The idea is that once the system is ready, it will be deployed in large numbers as it is relatively cheap and will give China the capability to launch saturation strikes on major north Indian cities—New Delhi in particular. This would overwhelm India’s air defence system and cause a lot of damage. This is similar to China’s war planning against Taiwan—it has more than 2,000 missiles pointed at the latter to overwhelm the air defence and deliver crippling strikes that will destroy 90% of the island. North Korea, too, has a large artillery force pointed at Seoul that will inflict unacceptable destruction without the need for nuclear weapons.
While the development of this rocket and its deployment is years away, China is sending a message to India that it is willing to wage total war to deter any Indian action on the border (like Doklam) or in the wider Indo-Pacific region. It may be part of China’s psychological warfare against India, but it does have other weapon systems already deployed in Tibet to strike at India’s heartland.
China has a large number of conventional and nuclear-armed DF-21 medium-range ballistic missiles in Tibet, which, with a range of more than 2,000km, can strike the entire northern and central parts of India. China also has the over 1,500-km range CJ-10 cruise missiles, which can again be armed with conventional and nuclear warheads and launched from the ground as well as air from its strategic bombers. It also has a large number of fighter jets in Tibet and has conducted massive exercises as a show of force.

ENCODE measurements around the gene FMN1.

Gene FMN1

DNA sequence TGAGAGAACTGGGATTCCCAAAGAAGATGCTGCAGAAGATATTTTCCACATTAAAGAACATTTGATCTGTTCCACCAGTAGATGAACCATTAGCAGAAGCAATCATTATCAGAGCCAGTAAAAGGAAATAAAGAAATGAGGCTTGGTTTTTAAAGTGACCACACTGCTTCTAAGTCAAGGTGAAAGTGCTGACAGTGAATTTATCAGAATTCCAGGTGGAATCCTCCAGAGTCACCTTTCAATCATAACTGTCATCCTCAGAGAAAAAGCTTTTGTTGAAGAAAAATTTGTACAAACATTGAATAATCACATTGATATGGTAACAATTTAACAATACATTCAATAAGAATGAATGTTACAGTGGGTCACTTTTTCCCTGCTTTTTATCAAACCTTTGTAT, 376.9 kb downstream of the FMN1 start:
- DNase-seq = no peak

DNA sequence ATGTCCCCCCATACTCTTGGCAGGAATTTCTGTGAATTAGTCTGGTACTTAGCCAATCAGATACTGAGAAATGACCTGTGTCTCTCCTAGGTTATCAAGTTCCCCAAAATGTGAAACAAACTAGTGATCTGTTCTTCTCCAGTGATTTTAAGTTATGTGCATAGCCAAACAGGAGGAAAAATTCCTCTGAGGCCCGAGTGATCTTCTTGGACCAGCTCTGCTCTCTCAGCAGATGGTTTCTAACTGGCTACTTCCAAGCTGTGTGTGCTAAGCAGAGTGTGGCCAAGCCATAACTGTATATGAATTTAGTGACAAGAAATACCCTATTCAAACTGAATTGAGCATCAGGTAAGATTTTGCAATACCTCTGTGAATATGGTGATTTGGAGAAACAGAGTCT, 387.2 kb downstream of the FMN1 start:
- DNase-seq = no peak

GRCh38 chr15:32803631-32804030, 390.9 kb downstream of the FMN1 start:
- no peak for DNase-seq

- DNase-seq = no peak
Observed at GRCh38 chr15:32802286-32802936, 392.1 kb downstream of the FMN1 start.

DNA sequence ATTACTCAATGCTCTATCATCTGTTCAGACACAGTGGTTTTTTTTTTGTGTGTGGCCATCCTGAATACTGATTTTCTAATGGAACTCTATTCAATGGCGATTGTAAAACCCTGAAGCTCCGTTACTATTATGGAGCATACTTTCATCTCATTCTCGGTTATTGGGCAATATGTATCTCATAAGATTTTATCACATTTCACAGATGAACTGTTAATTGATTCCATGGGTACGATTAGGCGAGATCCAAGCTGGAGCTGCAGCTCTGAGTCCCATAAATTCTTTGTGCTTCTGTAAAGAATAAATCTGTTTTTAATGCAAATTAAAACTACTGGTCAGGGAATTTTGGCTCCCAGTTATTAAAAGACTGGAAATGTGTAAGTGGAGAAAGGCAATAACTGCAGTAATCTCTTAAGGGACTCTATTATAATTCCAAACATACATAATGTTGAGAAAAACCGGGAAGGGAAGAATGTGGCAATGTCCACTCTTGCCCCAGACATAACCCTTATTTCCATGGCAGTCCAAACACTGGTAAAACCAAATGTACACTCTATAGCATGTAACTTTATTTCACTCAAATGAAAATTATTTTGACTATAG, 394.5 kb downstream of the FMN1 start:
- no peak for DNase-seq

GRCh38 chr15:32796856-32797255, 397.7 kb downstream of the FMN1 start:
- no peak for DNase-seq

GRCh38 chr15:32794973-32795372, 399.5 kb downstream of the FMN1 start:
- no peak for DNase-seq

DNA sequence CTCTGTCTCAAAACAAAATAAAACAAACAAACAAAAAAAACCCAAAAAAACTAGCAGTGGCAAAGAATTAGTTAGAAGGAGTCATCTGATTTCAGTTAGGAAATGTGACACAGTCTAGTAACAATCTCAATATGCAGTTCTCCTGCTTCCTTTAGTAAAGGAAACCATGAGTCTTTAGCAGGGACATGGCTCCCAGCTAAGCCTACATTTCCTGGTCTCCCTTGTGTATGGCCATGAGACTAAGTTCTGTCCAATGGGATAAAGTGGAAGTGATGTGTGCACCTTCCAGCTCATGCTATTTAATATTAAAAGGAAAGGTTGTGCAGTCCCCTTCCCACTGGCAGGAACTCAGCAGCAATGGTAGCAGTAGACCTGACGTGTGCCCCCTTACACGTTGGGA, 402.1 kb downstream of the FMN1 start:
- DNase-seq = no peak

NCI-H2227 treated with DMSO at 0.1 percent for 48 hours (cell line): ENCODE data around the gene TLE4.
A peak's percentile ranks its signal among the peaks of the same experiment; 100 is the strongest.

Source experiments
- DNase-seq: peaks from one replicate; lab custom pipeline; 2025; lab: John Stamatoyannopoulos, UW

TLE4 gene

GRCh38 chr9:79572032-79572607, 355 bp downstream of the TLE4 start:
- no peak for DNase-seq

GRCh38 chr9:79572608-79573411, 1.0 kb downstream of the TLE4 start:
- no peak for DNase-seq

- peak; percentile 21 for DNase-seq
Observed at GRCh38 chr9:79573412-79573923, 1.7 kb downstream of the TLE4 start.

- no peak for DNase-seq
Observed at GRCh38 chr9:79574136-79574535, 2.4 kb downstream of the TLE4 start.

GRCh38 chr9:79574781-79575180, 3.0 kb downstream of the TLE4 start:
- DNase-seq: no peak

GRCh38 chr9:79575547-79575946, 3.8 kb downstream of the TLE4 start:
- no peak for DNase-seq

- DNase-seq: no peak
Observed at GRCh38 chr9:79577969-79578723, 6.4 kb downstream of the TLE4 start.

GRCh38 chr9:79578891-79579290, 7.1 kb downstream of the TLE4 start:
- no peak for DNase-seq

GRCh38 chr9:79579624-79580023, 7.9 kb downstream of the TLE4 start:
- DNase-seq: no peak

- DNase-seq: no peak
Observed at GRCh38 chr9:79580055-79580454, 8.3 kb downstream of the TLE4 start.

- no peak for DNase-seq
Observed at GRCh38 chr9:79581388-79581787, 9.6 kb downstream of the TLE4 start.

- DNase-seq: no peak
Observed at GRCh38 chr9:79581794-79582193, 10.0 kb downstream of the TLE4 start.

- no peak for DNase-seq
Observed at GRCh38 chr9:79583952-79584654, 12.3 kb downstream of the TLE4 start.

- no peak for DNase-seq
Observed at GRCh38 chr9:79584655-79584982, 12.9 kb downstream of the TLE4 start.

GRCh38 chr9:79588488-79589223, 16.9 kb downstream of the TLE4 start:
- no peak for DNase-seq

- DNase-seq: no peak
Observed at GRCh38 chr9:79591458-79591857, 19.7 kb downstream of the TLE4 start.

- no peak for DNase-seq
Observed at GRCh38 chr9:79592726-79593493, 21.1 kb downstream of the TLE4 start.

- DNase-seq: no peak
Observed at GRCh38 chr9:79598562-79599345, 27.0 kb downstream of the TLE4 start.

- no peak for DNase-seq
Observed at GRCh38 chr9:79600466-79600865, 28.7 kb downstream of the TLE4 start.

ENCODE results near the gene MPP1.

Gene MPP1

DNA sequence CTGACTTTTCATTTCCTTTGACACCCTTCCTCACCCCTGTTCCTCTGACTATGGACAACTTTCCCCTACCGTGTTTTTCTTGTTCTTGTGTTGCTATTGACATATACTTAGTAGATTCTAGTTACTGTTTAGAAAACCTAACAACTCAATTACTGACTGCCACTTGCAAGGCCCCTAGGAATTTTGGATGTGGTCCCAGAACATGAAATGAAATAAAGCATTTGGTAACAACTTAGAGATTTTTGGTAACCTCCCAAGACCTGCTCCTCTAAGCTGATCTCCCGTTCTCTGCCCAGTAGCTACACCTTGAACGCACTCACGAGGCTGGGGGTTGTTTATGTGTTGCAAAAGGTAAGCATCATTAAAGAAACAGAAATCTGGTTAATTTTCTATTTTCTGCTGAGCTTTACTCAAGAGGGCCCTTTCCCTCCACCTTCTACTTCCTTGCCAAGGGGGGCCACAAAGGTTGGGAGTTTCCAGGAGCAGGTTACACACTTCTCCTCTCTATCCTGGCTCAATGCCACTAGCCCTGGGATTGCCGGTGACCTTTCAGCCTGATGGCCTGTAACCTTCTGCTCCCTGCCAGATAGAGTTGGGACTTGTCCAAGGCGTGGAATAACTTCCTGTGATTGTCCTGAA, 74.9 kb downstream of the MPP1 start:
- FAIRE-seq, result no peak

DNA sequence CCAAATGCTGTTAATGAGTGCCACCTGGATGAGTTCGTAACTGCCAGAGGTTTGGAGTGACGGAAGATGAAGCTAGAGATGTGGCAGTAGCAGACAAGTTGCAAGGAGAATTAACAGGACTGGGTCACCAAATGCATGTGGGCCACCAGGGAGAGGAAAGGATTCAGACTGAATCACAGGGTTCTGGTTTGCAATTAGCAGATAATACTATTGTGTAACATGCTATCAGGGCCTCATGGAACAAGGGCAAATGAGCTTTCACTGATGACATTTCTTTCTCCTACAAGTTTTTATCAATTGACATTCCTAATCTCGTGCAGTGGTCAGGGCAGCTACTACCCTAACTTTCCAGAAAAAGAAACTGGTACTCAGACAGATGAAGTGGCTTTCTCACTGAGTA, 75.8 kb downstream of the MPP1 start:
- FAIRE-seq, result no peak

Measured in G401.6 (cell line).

China’s major industrial, commercial and population centres are located on its east coast, about 4,000km from India. New Delhi does not have any conventional capability to strike them. India only has a limited number of Agni series of missiles that can strike these areas, but they are all intended for nuclear weapons delivery, not conventional warheads. It will be very expensive to make a large number of Agni V missiles with conventional warheads that can strike all parts of China.